Happy Little Trees program helps inmates, parks

LANSING — The Happy Little Trees program began in 2019, during Michigan’s state park centennial celebration, as an initiative to brand a partnership between the Michigan Department of Natural Resources and the Michigan Department of Corrections.

Each year, the DNR collects seeds from native tree species in state parks and takes them to correctional facilities to be planted. The seedlings that are produced are cared for by prison inmates.

When the trees grow to approximately 5 feet tall, they are transported back to state parks to be planted to replace diseased and damaged trees.

Happy Little Trees participants enjoy an afternoon along a river.

The DNR approached Bob Ross, Inc. to get permission from the late how-to painter’s company to name the DNR/DOC program “Happy Little Trees.”

The program’s name is a tribute to the American artist and TV host Bob Ross who was known for his painting of landscapes and his gentle demeanor.

Ross, who died in 1994 at age 52, starred in the television program “The Joy of Painting,” which aired from 1983 to 1994 on PBS in the U.S.

Ross often talked about “happy little trees” while teaching people how to paint them. The premise of the DNR/DOC’s program “Happy Little Trees” was that the trees would be able to happily leave correctional facilities to live in a state park.

Joan Kowalski, executive director of Bob Ross, Inc., gladly accepted the DNR proposal and claimed, “Bob would have loved this.”

The DNR/DOC’s partnership has produced more than 100,000 native plants, shrubs and trees since its start in 2014. With support from the Bob Ross partnership, more than 2,100 trees have been planted within 20 Michigan state parks.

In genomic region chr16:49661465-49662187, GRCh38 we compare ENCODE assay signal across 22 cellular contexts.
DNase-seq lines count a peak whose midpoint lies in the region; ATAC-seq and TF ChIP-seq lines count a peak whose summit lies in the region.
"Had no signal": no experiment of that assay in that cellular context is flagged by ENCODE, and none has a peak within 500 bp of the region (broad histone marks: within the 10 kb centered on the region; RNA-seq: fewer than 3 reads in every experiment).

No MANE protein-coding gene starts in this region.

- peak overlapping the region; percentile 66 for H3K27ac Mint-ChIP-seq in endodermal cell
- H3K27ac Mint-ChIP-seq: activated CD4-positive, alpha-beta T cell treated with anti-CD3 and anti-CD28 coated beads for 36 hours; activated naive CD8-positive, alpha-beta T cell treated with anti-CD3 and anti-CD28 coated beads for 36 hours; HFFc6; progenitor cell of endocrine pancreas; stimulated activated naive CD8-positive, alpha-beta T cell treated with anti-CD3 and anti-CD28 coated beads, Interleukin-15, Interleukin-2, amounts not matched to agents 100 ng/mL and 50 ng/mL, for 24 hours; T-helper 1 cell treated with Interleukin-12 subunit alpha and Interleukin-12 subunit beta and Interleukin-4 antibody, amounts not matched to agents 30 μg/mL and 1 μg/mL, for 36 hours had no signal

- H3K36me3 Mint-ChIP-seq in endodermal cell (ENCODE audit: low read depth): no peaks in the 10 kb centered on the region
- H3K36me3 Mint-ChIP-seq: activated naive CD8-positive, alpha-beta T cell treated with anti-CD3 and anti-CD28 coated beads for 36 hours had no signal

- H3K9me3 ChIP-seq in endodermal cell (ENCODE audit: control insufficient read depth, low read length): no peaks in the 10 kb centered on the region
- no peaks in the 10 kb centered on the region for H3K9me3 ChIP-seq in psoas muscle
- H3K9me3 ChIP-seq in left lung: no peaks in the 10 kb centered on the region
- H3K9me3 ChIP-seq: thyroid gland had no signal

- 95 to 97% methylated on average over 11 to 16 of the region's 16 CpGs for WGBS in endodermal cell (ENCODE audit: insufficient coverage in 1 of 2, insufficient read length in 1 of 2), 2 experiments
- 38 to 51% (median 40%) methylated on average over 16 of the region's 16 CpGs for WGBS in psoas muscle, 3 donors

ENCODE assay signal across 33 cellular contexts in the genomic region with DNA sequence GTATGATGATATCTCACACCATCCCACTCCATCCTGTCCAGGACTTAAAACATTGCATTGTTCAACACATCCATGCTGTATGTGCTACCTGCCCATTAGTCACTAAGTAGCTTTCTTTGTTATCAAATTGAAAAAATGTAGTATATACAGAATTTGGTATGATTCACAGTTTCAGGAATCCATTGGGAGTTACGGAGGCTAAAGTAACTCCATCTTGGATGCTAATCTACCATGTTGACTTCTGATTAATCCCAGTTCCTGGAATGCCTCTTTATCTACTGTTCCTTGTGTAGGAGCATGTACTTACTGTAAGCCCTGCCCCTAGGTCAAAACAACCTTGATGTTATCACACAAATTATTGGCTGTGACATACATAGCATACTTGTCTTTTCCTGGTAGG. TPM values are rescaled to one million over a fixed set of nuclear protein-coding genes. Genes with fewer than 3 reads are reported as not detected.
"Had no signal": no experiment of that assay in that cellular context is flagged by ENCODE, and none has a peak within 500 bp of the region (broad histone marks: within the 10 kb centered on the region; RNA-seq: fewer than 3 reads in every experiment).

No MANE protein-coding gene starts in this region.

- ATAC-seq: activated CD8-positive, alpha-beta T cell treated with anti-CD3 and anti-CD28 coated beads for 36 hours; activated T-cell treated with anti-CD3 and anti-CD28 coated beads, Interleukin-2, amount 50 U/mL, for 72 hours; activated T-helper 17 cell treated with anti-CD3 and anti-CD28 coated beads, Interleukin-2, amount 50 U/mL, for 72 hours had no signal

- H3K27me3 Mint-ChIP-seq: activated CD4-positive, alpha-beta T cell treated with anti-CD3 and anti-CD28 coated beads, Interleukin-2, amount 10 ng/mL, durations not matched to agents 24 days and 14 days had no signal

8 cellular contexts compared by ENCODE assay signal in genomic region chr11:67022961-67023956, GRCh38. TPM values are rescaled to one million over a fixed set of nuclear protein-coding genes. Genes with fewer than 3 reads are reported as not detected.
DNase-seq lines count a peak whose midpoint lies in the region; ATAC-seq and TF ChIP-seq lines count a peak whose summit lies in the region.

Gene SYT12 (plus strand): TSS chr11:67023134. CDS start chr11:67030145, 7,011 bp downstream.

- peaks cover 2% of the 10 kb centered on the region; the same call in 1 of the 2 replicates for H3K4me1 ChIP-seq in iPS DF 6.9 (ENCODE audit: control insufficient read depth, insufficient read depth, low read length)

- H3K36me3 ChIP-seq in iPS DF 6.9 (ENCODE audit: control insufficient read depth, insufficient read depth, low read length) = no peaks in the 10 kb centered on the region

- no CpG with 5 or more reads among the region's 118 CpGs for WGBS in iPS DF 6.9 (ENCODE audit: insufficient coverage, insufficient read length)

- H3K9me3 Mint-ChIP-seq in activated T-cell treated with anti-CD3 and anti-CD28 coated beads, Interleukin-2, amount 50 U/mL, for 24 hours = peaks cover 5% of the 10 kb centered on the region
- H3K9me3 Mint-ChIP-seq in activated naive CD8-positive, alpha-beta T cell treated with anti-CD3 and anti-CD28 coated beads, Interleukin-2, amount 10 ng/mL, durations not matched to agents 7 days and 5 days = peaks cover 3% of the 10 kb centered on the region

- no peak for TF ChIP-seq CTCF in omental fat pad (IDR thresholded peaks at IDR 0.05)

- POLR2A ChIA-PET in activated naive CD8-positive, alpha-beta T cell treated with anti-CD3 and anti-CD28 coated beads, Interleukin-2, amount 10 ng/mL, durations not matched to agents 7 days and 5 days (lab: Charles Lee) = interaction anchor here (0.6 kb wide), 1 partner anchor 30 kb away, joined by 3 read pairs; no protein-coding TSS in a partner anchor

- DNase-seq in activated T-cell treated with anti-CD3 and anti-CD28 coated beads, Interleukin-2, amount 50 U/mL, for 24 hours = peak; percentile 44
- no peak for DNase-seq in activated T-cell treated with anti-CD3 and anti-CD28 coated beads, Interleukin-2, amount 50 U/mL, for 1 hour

The initial partnership between DNR, DOC and Bob Ross, Inc. was intended to solicit volunteers to plant trees in the parks.

Volunteers received “Happy Planting” T-shirts that featured a Bob Ross image as well as commemorated the DNR centennial celebration.

With an overwhelming outpouring of people wanting to help, we knew we had a special concept. Later that first year, we decided to do a fundraiser for the program.

The concept of “Run for the Trees 5K” was born. All proceeds support tree planting and forest protection efforts, including invasive plant and forest pest management and early invasive pest detection surveys in Michigan state parks.

It was anticipated the DNR would host a small 5K in one of the state parks with a couple hundred people. A notice went out to gauge interest in the 5K run/walk event, and more than 20,000 people wanted to participate.

The DNR quickly pivoted from an in-person event to a virtual event to accommodate requests to participate from all over the world.

In April 2020, the first “Run for the Trees 5K” took place. With 19,500 participants, running, walking and hiking, we covered all 50 states and several countries.

Friends and families participated, and even if they were unable to gather together because of the coronavirus pandemic, it gave them a sense of togetherness and purpose.

It was quickly decided to make the Run for the Trees an annual event.

The event saw another 18,000 participants in 2021 and 14,000 in 2022. Registration is still open for the 2023 event, and we are quickly approaching another 10,000 participants.

Participants are encouraged to complete their 5K over the time span between April 22 and April 28, approximately between Earth Day and Arbor Day each year.

The program has raised over $1 million since it started.

Wanting to “share the love” with other states, the DNR has embarked on a partnership in 2023 that will allow the agency to donate proceeds from the event to other states.

Now, when participants register, they can pick from five states their race proceeds can go to. South Carolina, Wisconsin, Ohio and Indiana have joined Michigan in the program in hopes of receiving proceeds to support stewardship efforts in their states.

The need for tree protection knows no boundaries, and the mission is to have this event support trees across the United States within the next couple of years.


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